The riot I witnessed last November was only prevented from descending into a wholesale bloodbath by the action of Nigerian peacekeeping troops, who forcibly disarmed the Liberian police to stop them shooting on their own people. Shortly after the riot, in the Mamba Point hotel close to the American embassy, a Bosnian UN police officer suggested to me that Nigerians – who were also present in Liberia as regional peacekeepers during the civil war – are “like penicillin” for the country.
There is then in Liberia also a problematic armed section of the police; guns are in the wrong hands, and the same wrong hands as in Sierra Leone. But the other key issue in terms of domestic security in Liberia is sustainability. UNMIL, the UN presence, has drawn down from its post-war peak of around 15,000 soldiers. There are now some 7,800 blue-hatted troops in the country, and plans for further reductions. However, there are no immediate plans for full withdrawal. Last year I was told that, at half a billion dollars per year, UNMIL cost more than the entire national budget of the Liberian state. That is an uncomfortable statistic, eight years after the end of the war.
The continued military UN presence in Liberia mitigates then the problems of weak domestic security institutions, but it does so at an unsustainable cost. A Scottish lawyer who has spent several years in Monrovia working on justice sector reform suggested to me that the job of the current, thousands-strong, peacekeeping mission – who spend much of their time in barracks – could possibly be equally performed by 50 highly trained troops with reliable helicopters.
Such a force would act as airborne firemen, flying to trouble spots like the outbreaks of mob-violence after car accidents that UNMIL currently has to put down. If this suggestion seems far-fetched it is worth bearing in mind that South African-based private military contractor Executive Outcomes used a similar model in the mid-1990s in Sierra Leone. EO - with around 100 men on the ground at any one time - effectively won the war in a matter of months, defeating the rebels of the Revolutionary United Front before an international community chary of mercenaries forced them out. When EO left, the war resumed.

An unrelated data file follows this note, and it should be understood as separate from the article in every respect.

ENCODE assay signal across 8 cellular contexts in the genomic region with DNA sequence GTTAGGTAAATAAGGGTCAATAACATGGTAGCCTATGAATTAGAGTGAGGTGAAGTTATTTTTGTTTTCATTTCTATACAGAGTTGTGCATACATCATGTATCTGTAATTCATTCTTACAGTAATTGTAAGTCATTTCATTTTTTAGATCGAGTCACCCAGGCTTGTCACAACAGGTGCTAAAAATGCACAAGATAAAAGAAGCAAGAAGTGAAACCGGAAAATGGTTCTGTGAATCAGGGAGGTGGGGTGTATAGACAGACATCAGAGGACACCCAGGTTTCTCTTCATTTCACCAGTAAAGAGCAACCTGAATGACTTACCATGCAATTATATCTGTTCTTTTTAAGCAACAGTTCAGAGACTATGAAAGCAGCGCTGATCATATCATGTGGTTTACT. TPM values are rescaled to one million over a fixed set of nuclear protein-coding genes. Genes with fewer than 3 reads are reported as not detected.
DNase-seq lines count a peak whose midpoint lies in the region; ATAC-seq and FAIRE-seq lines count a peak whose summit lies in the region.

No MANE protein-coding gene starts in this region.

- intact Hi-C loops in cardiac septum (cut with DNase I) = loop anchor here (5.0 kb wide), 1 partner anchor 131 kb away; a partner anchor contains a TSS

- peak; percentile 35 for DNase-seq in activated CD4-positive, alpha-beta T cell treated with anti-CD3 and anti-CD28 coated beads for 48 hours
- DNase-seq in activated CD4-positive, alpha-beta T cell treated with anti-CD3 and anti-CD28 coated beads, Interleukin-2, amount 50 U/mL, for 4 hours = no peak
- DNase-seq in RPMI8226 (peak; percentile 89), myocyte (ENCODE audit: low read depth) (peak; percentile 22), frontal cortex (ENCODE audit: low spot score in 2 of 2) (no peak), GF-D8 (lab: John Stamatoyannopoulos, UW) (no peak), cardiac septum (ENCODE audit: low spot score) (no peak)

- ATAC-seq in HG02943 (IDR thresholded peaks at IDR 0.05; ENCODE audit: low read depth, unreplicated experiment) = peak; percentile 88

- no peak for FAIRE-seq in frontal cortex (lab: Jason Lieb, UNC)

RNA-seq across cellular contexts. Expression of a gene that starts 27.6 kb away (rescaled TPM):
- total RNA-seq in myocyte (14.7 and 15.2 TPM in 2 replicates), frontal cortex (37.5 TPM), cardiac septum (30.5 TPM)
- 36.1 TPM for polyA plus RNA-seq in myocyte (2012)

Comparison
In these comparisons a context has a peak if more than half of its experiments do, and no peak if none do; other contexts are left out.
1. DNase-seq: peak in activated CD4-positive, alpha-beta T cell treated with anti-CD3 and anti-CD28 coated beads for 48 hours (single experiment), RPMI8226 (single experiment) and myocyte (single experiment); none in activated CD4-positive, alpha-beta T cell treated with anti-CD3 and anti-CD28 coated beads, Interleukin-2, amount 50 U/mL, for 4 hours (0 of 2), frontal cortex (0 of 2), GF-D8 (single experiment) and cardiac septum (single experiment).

Persistent insecurity in Ivory Coast
Yet the police are unarmed. An officer we spoke to in the hill town of Man looked skyward – to the heavens - when we asked how he could defend himself. This curious situation is a result of the fact that the Ivorian police and gendarmerie were formerly bastions of support for Gbagbo. After Gbagbo’s fall they returned to garrison the northern and western regions of the country, which had been under rebel control for years. However, as the new administration of Alassane Ouattara – perhaps understandably – does not trust the police, they are not permitted to carry weapons.
The situation is the opposite of that in Sierra Leone and Liberia. With many illicit weapons still at large, Ivorian security forces cannot do their job without their own arms. Without armed police, though the war is over, instability persists. In western Ivory Coast our driver was concerned about car-jacking. There are occasional raids on villages. Several weeks after our trip seven UN peacekeepers died in an ambush south of where we had travelled. The wrong hands that hold the weapons Ivory Coast are those of fighters left over from the war.
In Abidjan we sat on white arm chairs in the British embassy and heard about their travails fixing the scars left by bullets and mortars last year; French helicopters used the British compound as a marking point to hover above while they rocketed Gbagbo’s nearby residence in the endgame of the crisis.
Here, and in other interviews in the city, it became clear that while the illicit weapons and impotent police in the north and west of Ivory Coast are acknowledged as a problem, the international community in general and the UN in particular is loathe to embark on a ‘buy-back’ disarmament programme of the sort carried out in elsewhere in Africa. In such a scheme fighters receive cash, as well as sometimes the offer of vocational training, in return for handing in weapons.
The reluctance to engage in such a programme in Ivory Coast stems from a fear that cash-for-weapons would stimulate a further flow of arms into the country. Such a view seems – and I stand willing to be corrected – a misunderstanding of basic economics, a problem avoidable by careful price setting. If the buy-back bounty is pitched high enough to be a small fortune to a fighter in the forests, but below the import cost of a weapon into the country there would surely be no incentive long-term to ship more in?